We have a beautiful planet and amazing places to see, as an aspiring Globetrotter or backpacker I have a lot of places in this world that I wish to visit which I realized that it is included as one of the endangered places which one day they'll all be gone just like that without seeing it at all. Our planet is so amazing that it shows natural beauty that we could imagine yet it'll be a story & a pictures to tell if we neglect to love what God has entrusted us.
According to Yahoo News Blog:
We all know that climate change melts glaciers and shifts sea levels. But have you ever thought about how rising temperatures can threaten beautiful places in every corner of the world? Some of these spots may be closer to home than you think.
Wadden Sea Denmark;is a low-lying coastal zone where tourists can walk along a land bridge in shallow water to a small island where teeming wildlife resides. “The tide brings up the water and then it goes down again,' explains Gaute Hogh, the publisher of the book '100 Places To Go Before They Disappear.
Congo Basin, Democratic Republic of Congo,Africa’s Mbuti pygmies, who grow to heights of only 4-5 feet, are a group of nomads who live along the Congo Basin, which stretches from Cameroon in the west to Zambia in the southeast. The Congo Basin is one of the most species-rich areas in the world and it serves as the foundation for the pygmies’ culture and livelihood. Around 90% of the region is untouched, but deforestation threatens to change this. If logging continues at present rates, half of the rainforest will vanish in the next 50 years, increasing greenhouse gases in the atmosphere.
Kauai, the fourth largest Hawaiian island, is famous for its tropical beauty and lush mountains. Global warming could disrupt its distinct “cloud forest” ecosystem, pushing life-giving moisture to higher elevations. Home to the hummingbird-like honeycreeper, a rare and colorful animal that sips nectar from flowers, this cool zone is vital to Kauai’s verdant environment. Deforestation and non-indigenous species like pigs and goats have also decimated the honeycreeper’s habitat in recent years and the bird is now in danger of going extinct.
Zahara de la Sierra, Andalusia, Spain
Hogh describes Zahara de la Sierra as “a white city in this very green place.” Also known for its olive oil production, the region faces the risk of desert- ification as olive orchards face increasingly dry seasons. Due to climate change, the IPCC projects that rainfall in southern Spain will decrease by 40% by 2080. Local temperatures in the Iberian Peninsula could also spike, turning green pastures into deserts and choking agriculture.
Gujarat, India largest producer of cotton and salt and is also the birthplace of Mahatma Gahdhi. Monsoons will intensify with continued global warming, causing severe flooding and destruction in India.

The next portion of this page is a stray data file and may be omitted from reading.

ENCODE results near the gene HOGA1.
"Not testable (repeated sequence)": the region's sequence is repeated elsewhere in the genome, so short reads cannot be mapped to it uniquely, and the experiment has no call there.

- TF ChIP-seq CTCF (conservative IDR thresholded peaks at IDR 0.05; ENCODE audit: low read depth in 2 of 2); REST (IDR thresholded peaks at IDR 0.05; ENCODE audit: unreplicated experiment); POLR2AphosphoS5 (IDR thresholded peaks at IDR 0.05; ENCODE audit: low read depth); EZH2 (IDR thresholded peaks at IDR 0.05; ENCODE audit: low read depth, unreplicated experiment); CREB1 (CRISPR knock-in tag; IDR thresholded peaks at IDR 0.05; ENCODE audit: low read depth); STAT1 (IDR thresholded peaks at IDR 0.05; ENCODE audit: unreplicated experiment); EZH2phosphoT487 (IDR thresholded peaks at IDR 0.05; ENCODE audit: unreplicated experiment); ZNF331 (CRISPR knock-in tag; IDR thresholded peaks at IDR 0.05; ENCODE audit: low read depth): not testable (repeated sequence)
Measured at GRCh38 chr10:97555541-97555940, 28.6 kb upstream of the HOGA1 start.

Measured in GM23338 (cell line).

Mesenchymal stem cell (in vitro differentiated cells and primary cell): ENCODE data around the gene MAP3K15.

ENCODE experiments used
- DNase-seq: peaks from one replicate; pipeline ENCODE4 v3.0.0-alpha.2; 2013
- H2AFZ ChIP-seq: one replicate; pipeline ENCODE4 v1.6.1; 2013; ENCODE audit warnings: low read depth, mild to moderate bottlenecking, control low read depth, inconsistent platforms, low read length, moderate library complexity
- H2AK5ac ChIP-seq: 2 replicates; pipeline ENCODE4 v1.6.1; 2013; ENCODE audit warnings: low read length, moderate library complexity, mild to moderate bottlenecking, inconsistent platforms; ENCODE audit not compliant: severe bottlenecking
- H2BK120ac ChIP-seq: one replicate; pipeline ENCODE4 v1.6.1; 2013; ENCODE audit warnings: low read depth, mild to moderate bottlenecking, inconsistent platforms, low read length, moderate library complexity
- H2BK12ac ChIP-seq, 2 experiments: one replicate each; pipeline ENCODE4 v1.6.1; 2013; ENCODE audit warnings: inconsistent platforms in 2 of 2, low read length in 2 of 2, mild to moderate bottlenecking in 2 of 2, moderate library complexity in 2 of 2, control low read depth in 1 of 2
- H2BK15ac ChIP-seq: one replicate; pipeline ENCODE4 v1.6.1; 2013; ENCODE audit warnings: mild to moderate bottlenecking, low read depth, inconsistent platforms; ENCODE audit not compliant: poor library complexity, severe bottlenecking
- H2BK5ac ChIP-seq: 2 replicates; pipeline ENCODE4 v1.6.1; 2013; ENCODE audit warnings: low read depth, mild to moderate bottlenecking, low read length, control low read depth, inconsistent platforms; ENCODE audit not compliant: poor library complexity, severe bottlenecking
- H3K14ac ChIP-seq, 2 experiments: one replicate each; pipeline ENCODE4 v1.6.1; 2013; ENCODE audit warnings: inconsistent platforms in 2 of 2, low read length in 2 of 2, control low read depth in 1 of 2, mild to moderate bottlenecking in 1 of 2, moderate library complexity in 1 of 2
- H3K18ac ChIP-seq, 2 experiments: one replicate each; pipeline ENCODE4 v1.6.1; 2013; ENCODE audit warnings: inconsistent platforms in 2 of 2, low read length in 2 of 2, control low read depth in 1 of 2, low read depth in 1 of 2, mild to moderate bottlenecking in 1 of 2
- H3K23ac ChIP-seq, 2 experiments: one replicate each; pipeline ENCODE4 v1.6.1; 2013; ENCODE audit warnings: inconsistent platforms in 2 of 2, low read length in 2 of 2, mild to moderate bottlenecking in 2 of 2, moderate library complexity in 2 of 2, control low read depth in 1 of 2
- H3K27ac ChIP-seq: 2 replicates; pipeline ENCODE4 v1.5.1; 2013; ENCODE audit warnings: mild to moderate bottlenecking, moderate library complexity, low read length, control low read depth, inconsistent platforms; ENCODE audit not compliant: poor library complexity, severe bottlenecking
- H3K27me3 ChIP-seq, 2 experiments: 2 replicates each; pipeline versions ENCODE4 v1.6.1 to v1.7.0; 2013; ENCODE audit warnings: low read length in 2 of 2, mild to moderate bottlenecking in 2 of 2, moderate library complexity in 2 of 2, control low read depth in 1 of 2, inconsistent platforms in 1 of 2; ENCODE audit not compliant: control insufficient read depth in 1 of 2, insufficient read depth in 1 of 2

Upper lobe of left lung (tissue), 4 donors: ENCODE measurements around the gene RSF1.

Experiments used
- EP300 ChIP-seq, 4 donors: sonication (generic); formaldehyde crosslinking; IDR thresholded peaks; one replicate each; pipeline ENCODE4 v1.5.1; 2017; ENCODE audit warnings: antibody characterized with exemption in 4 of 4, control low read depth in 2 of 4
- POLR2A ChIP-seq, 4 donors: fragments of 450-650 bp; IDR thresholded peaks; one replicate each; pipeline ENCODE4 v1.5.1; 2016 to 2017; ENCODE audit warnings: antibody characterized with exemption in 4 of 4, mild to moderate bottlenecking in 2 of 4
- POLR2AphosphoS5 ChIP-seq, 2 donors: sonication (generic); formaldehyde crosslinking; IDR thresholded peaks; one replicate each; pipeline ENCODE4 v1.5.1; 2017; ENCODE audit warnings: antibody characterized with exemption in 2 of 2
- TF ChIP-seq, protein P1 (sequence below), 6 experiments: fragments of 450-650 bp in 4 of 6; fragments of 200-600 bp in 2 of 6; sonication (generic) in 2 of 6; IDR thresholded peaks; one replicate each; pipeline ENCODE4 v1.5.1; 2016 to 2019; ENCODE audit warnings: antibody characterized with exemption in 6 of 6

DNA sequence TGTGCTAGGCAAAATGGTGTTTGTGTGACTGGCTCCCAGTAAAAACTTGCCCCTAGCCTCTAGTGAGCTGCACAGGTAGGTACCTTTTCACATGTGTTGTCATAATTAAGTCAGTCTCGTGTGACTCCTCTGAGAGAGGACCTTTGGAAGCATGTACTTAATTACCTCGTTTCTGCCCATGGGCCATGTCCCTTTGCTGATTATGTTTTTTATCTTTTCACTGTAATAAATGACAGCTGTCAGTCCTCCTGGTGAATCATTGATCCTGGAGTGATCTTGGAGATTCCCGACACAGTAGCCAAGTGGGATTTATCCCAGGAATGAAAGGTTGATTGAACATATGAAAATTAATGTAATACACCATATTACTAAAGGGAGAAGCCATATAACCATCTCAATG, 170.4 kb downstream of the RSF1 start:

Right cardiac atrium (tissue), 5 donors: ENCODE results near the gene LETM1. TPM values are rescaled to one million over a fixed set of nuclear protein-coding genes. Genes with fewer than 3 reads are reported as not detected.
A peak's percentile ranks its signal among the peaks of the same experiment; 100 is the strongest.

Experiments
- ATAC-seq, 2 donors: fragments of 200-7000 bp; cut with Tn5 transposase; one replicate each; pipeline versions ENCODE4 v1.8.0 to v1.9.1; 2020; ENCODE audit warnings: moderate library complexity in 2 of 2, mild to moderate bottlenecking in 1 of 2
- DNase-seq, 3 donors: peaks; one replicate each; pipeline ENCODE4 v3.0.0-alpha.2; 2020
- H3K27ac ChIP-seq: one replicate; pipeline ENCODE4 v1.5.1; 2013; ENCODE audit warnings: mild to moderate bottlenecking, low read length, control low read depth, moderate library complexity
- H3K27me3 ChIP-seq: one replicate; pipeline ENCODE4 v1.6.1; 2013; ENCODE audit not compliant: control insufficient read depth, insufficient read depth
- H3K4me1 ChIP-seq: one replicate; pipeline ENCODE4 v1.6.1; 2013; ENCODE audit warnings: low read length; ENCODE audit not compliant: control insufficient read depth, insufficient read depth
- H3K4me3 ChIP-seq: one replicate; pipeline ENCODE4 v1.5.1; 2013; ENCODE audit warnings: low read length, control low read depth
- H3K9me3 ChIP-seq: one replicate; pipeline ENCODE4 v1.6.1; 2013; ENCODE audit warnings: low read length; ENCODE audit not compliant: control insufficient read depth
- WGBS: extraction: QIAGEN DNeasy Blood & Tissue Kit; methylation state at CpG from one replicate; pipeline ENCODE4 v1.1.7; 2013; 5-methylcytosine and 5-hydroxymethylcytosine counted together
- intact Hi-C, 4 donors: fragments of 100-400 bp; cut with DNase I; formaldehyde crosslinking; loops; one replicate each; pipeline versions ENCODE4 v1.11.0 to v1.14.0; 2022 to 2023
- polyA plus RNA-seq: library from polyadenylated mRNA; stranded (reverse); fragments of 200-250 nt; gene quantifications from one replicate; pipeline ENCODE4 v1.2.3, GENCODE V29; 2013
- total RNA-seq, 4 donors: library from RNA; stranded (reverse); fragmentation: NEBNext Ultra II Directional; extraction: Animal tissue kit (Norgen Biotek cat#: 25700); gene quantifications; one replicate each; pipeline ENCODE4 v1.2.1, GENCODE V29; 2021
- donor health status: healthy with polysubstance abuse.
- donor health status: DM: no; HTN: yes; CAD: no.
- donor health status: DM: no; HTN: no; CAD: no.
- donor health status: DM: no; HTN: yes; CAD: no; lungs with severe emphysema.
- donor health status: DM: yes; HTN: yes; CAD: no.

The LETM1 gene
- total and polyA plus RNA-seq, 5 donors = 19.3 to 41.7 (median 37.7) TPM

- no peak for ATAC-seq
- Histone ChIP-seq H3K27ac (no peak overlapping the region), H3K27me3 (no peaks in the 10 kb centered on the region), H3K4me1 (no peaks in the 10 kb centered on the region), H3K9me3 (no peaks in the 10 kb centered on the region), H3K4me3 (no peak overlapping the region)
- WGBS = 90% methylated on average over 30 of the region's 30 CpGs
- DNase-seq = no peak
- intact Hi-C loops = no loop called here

The Ganges Delta, India the paddy fields in the low-lying Ganges Delta are crucial for local farmers as more than 300 million people depend on the crops produced and 130 million actually live there. If climate temperatures rise unabated, sea levels are expected to climb throughout this century. Parts of the Ganges Delta would permanently flood within the next 50 years. “If the people are depending on what they are producing it will impact even more people,” Hogh says. “It’s a chain reaction that will hurt the economy.”
Olympia, Greece the first Olympic Games are believed to have been held in Olympia, Greece, in 776 B.C. The earliest evidence of building at the site is the Temple of Hera, honoring the wife of Zeus, which dates to around 600 B.C. In recent years, extremely warm and dry summers have increased the number of wildfires in Greece. Fires in 2007 severely burned the area surrounding Olympia. With temperatures projected to rise with diminishing rains, the frequency and ferocity of wildfires are expected to grow. “If you go to Olympia in Greece and you can’t see it, that will be part of our history which will disappear,” Hogh says
Big Sur, California stretching for 90 miles along the Californian coast midway between San Francisco and Los Angeles, Big Sur is arguably one of the most breathtaking landscapes in the U.S. For the last 20 years, most of California has been experiencing increased droughts with less rainfall in the spring and summer, leading to a severe escalation in the number of large wildfires. In 2008, a major fire destroyed 16 houses in Big Sur and more than 50 square miles of forest were swallowed by flames. Fires and subsequent flooding also threaten the region’s fragile access roads and infrastructure.
Mergui Islands, Myanmar spending most of their lives on boats, the Moken dive for fish, turtles, shellfish and sea cucumber in and around coral reefs. With rising sea levels, the Moken way of life is endangered by changes in ocean currents and water temperatures, which threaten the delicate balance of the reef ecosystem. “They can fish with these long sticks and they catch these fishes in the shallow water,” Hogh explains. “If the sea level rises it could impact a whole culture. The whole culture would disappear.